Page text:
Lev Grinberg on An Appropriate International Response to the Israel/Palestine situation after Netanyahu’s Visit to the US in May 2011

I must admit that before Israeli Prime Minister Benjamin Netanyahu’s speech in Washington, I wasn’t sure whether the Palestinian idea of submitting a UN resolution on recognition is defensible. My grounds were simple: just like Obama, I thought this would not lead to the establishment of a Palestinian State, because the Israeli government is expected to reject  the resolution.

However, it is precisely Israel’s unilateral position and unwillingness to evacuate the territories which have made a UN resolution so necessary. Netanyahu argues that Israel is not an occupier, and that “Judaea and Samaria” belong to it by virtue of the Jewish nation’s historical attachment to these territories. In that he disregards the military occupation of the Territories and all Israeli steps taken since: the robbery of Palestinian lands, denial of civil and human rights, prevention of economic development and severe restrictions on population movement. These are all illegal for any occupier, but the Israeli justification for them is that it is no occupier. There is nothing more unilateral than occupation, and a UN resolution is therefore required precisely in order to define Israel as an occupier and its acts as illegal.

Judaism’s historic attachment to the Territories is undeniable, but irrelevant. The Jewish nation has a similar attachment to the East Bank of Jordan – would that justify its occupation, its settlement and denial of its non-Jewish inhabitant’s human rights? The same goes for the Sinai Peninsula – did that prevent Israel from recognizing the need to evacuate its settlements on that Egyptian territory and retreat to the internationally recognized border? The American Congress’s standing ovations in response to Netanyahu’s sentimental nonsense requires an appropriate international response, the most appropriate one being the recognition of the Palestinian State by a United Nations Assembly resolution. Such resolution will make clear that Israel is an occupier, and that this occupation is a unilateral and illegal act.

Given the content of Netanyahu’s speech to the Congress, Obama’s call upon the Palestinians to negotiate with Israel directly takes on a particularly negative tone. Not only will such negotiations lead nowhere, but under the circumstances they would serve to legitimize the claim as though the Territories are Israel’s “Judaea and Samaria”, and that it is up to Israel, and Israel alone, to evacuate whichever lands it sees fit and stay wherever it wants. If anything, direct negotiations would be possible only after a UN recognition of a Palestinian State, based on the clear understanding that the Palestinian People is the Territories’ rightful sovereign, while Israel is an occupying foreign power, whatever attachments it may have.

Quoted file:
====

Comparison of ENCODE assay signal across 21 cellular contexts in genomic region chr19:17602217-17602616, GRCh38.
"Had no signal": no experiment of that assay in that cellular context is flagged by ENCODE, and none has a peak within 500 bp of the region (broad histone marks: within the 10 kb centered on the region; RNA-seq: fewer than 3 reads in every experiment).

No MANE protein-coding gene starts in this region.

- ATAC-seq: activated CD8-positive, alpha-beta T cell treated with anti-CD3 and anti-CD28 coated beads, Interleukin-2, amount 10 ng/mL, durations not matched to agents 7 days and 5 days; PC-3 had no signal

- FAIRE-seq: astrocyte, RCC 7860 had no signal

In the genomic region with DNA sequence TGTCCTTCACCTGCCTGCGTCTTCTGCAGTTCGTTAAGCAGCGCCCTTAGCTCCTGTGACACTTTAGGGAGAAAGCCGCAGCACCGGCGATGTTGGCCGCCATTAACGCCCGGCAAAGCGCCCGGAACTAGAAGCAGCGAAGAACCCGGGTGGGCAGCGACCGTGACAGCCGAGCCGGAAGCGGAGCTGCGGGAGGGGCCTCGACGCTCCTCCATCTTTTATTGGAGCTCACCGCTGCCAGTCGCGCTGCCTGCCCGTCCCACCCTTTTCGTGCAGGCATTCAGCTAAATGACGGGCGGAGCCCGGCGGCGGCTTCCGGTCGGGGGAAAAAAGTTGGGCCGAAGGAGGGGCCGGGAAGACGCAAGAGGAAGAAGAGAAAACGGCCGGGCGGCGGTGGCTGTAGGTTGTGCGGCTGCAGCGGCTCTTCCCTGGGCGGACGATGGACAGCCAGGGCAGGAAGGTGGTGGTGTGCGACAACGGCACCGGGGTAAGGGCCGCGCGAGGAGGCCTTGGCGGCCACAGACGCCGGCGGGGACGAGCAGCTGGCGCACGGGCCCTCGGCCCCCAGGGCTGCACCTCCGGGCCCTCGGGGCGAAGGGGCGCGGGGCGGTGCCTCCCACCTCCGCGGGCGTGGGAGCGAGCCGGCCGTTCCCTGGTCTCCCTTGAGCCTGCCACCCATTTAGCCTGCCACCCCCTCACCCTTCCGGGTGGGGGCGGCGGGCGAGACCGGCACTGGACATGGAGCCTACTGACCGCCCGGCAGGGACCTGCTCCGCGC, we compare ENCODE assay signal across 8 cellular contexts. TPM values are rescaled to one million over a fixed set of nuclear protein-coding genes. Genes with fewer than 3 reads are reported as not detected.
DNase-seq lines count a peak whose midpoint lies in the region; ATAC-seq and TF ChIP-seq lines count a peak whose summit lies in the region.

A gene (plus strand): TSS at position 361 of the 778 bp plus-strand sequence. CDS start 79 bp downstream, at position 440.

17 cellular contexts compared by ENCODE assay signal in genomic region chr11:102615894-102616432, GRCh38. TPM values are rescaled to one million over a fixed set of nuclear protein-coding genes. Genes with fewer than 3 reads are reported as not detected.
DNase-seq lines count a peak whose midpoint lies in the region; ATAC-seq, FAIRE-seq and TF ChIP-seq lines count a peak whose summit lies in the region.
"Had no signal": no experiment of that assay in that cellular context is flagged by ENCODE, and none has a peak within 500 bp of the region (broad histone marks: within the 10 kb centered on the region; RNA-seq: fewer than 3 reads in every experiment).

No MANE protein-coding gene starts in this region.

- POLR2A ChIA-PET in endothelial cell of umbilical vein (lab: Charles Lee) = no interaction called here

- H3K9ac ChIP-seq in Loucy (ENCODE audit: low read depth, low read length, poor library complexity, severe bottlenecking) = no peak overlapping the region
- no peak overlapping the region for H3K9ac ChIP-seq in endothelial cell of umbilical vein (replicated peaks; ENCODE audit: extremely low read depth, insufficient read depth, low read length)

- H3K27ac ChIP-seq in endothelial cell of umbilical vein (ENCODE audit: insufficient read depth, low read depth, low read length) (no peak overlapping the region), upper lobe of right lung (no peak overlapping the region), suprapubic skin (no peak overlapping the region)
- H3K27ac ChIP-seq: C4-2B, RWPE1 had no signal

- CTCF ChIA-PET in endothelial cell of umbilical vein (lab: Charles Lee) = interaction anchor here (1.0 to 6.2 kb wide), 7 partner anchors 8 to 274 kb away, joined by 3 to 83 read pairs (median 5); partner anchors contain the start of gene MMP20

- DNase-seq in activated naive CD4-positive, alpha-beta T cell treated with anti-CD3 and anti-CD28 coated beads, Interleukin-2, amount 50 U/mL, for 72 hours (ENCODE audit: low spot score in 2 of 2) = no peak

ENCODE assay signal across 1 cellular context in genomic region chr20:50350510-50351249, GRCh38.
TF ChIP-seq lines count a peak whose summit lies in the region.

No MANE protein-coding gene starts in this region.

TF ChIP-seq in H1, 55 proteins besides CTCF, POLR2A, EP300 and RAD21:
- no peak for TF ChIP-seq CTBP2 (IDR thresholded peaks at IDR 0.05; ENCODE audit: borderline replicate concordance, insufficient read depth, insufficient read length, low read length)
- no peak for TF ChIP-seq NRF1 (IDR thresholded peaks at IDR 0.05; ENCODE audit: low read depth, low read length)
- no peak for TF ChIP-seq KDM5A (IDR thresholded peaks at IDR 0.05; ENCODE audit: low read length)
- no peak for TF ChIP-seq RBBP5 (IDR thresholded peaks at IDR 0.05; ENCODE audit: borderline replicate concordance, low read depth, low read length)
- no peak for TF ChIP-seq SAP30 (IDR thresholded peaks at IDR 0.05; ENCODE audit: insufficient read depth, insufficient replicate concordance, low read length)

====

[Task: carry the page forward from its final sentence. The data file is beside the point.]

Israel’s legal argument denying its status as occupier is based on the situation which prevailed in the years 1948-1967, and on the fact that in 1967 there was no legal sovereign in the West Bank and Gaza Strip. Although UN Resolution 181 had designated these territories for a Palestinian State they were subsequently occupied by Egypt and Jordan. In other words, Israel argues that it is OK to “occupy from an occupier”, and that it holds the Territories as a “deposit for peace” (in the Labor Movement’s terms) or that it has in fact “liberated” them (in Netanyahu’s). Accordingly, submitting the issue of sovereignty to a UN discussion and resolution is the most appropriate and relevant move. Indeed, the legitimacy of the State of Israel does not rely – at least not a far as international law is concerned – on the Jewish nation’s attachment to Haifa or Tel Aviv, but on UN Resolution 181. The problem is that to due to the Palestinian rejection of the 181 resolution in 1948, a no-man’s- land has been created right next to Israel. .

Only after the UN Assembly redraws the borders of the Palestinian (and Israeli) State, will it be possible to negotiate on a unified Jerusalem as a joint capital, on economic relations between the two countries, on security arrangements and joint management of water, air and the holy places. Such a resolution will also enable to establish the rights of Jewish settlers who would chose to remain under Palestinian control, and will also designate the settlement activity, the construction of the Separation Barrier and the “Jews-only” roads as illegal. The presence of settlers can under no circumstances be used to justify border adjustments, since these would retroactively legitimize Israel’s unilateral illegal acts.

Whoever wishes to prevent return to the cycle of violence and bloodshed must now support the Palestinian’s non-violent strategy of resistance to occupation, and a UN resolution is only the first step. Hopefully, Obama will come to his senses and support the move, but if not, it is crucial for the international community to cast judgment on the illegality of Israeli occupation.

Lev Luis Grinberg is a political economist and political sociologist, currently teaching as a visiting professor in the Department of Sociology at UC Berkeley.
 
tags: Israel/Palestine   
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